How to create a birth plan - Ruth Health

How to create a birth plan

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Download your free birth plan template here.

While labor and delivery don’t always go as expected, creating a birth plan can help you feel as prepared as possible and make sure that your birthing team understands what’s most important to you. There’s a lot to include in a birth plan, so we’ve compiled a list of what to consider as you get started.


To set the stage for your birthing journey, start with all things labor-related, including your desired atmosphere, support system, and pain management.

Here are some questions to ask yourself about your labor preferences.


  • Where do you want to give birth?
  • Do you want to listen to music?
  • What are your lighting preferences?
  • Do you want to wear your own clothes?
  • What are your must-have items?

Birthing team

  • Who do you want with you? Your partner? Family? Friends?
  • Are you enlisting the support of a doula or midwife?

Include the names and contact information of all the people you want present during labor.

How to labor

  • Do you want to lie down? Use a birthing ball?
  • Do you want to walk around freely?
  • Do you want to use hydrotherapy? (Some hospitals offer access to hydrotherapy pools.)
  • Do you want continuous or intermittent fetal monitoring? (Consult your care team when making this decision.)
  • Do you have a preferred labor and birthing position?
  • Do you have a preferred pushing method?

Pain management

  • What’s your pain management plan? What medication do you want to take, if any?
  • Do you want an epidural?
  • Do you want alternative comfort measures such as breathwork, hot or cold therapy, or massage therapy?

Include information about allergies, other health conditions, and any medications you take.


When creating a birth plan, it’s important to consider all possible scenarios and to include options if delivery doesn’t go exactly according to plan.

Ask your doctor about both vaginal and cesarean delivery (C section).

  • Do you want to watch the delivery? If you’d like to record your baby’s birth, be sure to check hospital guidelines.
  • Under which conditions would you like an episiotomy? This is a minor incision to the skin and muscles between the vaginal opening and anus. In rare cases, it may be necessary to prevent tearing.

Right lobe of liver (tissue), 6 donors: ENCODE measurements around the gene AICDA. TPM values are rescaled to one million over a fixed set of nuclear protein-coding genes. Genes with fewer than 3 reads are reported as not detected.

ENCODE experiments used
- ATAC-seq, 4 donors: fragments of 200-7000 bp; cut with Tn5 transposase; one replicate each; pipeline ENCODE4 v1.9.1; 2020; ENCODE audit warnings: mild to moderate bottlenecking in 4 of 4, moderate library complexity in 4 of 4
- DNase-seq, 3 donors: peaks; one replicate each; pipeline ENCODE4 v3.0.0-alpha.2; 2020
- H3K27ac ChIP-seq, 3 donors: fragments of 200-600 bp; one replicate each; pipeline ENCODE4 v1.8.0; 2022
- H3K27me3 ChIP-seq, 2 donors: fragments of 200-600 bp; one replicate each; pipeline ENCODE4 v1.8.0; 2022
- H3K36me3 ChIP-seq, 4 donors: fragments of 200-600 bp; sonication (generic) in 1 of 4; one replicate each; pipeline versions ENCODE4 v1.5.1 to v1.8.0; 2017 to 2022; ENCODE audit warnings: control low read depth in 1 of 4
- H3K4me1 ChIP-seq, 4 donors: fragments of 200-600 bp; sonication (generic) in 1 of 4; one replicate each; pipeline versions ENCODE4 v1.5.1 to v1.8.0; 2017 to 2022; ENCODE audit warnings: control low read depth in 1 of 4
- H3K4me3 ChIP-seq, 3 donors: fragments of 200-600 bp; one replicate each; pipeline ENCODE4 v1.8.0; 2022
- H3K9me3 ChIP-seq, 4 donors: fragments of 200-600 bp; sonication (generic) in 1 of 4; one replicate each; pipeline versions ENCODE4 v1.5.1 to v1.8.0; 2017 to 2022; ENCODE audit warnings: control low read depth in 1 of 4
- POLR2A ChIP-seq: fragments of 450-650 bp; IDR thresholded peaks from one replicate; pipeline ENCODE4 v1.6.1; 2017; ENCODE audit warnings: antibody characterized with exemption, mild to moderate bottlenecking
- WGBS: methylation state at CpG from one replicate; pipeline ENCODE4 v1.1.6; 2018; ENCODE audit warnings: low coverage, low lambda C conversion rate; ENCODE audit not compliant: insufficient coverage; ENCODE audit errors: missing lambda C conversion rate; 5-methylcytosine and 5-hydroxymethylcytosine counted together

Assisted vaginal delivery may be medically required under certain circumstances, such as if there are concerns about your baby’s heart rate or if you have a health condition that limits your ability to safely push.

  • Under which circumstances do you want assisted vaginal delivery?

Be sure to consider all aspects of C-section delivery, from anesthesia to whether you want your partner to hold your baby as soon as possible.

  • What is your plan if a C-section is necessary? Would you like your partner to remain with you the entire time?

Recovery and postnatal care

What do you want your baby’s first moments to look like?

Make sure your birth plan includes your preferences for umbilical cord cutting, skin-to-skin contact, and other important postnatal considerations.

Immediate care

  • Do you want your baby’s first exam given in your presence? In your partner’s?
  • Who do you want to cut the umbilical cord?
  • Do you want to bank or donate cord blood?
  • What do you want to do with the placenta?
  • Do you want your baby to receive antibiotic eye ointment or vitamin K?
  • Do you want skin-to-skin contact with your baby? Do you want to hold your baby immediately after birth?
  • How do you want to feed your baby?


Get started on your birth plan

While you can’t completely predict how labor and delivery will go, your birth plan will keep you, your care team, and your loved ones on the same page.

Download your free birth plan template here.

Each journey into parenthood is unique, so feel free to add other information based on your needs. And remember to stay flexible.

At Ruth Health, we strive to bring you the facts so you can make decisions with ease — the decisions that are best for you. Let us know what other topics you’re interested in learning more about by emailing us at

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